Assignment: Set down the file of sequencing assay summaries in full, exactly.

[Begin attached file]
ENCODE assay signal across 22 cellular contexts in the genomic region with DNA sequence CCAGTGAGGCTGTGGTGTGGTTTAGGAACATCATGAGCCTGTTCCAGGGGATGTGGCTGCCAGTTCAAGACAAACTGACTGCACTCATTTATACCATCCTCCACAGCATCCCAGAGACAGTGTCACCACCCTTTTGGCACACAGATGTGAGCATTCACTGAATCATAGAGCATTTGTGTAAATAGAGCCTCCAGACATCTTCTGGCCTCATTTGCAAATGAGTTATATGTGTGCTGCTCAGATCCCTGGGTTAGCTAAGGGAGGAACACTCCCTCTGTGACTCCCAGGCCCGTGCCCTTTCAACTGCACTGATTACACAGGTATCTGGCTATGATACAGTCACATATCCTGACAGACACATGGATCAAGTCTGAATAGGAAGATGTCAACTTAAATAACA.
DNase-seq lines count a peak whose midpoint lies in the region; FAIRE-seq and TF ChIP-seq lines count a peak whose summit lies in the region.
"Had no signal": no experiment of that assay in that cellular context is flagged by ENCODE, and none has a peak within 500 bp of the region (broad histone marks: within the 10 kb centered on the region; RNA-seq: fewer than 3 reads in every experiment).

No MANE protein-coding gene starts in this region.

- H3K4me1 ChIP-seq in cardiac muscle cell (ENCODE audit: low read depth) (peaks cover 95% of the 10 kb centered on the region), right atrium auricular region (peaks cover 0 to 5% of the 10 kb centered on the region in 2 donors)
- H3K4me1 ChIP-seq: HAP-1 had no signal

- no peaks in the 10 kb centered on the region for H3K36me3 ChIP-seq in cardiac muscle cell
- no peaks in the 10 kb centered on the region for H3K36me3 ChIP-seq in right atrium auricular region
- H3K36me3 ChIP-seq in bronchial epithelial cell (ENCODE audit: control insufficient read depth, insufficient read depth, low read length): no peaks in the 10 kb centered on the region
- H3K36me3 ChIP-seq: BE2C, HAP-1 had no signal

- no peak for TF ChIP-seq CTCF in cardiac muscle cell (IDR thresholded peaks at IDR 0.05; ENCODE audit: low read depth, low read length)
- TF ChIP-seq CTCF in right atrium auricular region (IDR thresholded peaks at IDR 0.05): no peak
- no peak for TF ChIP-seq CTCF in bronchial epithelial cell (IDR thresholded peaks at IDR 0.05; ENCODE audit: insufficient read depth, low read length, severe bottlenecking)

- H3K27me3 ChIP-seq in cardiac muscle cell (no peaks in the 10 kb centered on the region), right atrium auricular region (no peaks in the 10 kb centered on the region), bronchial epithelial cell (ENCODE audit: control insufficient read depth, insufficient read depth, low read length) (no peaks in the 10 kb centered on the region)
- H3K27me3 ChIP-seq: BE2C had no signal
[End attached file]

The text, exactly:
ENCODE assay signal across 22 cellular contexts in the genomic region with DNA sequence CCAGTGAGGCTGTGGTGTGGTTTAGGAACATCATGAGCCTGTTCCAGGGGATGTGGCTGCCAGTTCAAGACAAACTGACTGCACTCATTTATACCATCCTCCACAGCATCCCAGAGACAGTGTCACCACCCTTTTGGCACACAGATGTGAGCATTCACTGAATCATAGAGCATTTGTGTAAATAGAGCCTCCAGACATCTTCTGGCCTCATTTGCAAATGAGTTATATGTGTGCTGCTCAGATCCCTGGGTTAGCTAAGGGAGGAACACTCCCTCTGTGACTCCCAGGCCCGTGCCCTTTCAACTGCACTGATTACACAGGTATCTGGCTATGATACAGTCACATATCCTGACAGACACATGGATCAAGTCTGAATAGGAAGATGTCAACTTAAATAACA.
DNase-seq lines count a peak whose midpoint lies in the region; FAIRE-seq and TF ChIP-seq lines count a peak whose summit lies in the region.
"Had no signal": no experiment of that assay in that cellular context is flagged by ENCODE, and none has a peak within 500 bp of the region (broad histone marks: within the 10 kb centered on the region; RNA-seq: fewer than 3 reads in every experiment).

No MANE protein-coding gene starts in this region.

- H3K4me1 ChIP-seq in cardiac muscle cell (ENCODE audit: low read depth) (peaks cover 95% of the 10 kb centered on the region), right atrium auricular region (peaks cover 0 to 5% of the 10 kb centered on the region in 2 donors)
- H3K4me1 ChIP-seq: HAP-1 had no signal

- no peaks in the 10 kb centered on the region for H3K36me3 ChIP-seq in cardiac muscle cell
- no peaks in the 10 kb centered on the region for H3K36me3 ChIP-seq in right atrium auricular region
- H3K36me3 ChIP-seq in bronchial epithelial cell (ENCODE audit: control insufficient read depth, insufficient read depth, low read length): no peaks in the 10 kb centered on the region
- H3K36me3 ChIP-seq: BE2C, HAP-1 had no signal

- no peak for TF ChIP-seq CTCF in cardiac muscle cell (IDR thresholded peaks at IDR 0.05; ENCODE audit: low read depth, low read length)
- TF ChIP-seq CTCF in right atrium auricular region (IDR thresholded peaks at IDR 0.05): no peak
- no peak for TF ChIP-seq CTCF in bronchial epithelial cell (IDR thresholded peaks at IDR 0.05; ENCODE audit: insufficient read depth, low read length, severe bottlenecking)

- H3K27me3 ChIP-seq in cardiac muscle cell (no peaks in the 10 kb centered on the region), right atrium auricular region (no peaks in the 10 kb centered on the region), bronchial epithelial cell (ENCODE audit: control insufficient read depth, insufficient read depth, low read length) (no peaks in the 10 kb centered on the region)
- H3K27me3 ChIP-seq: BE2C had no signal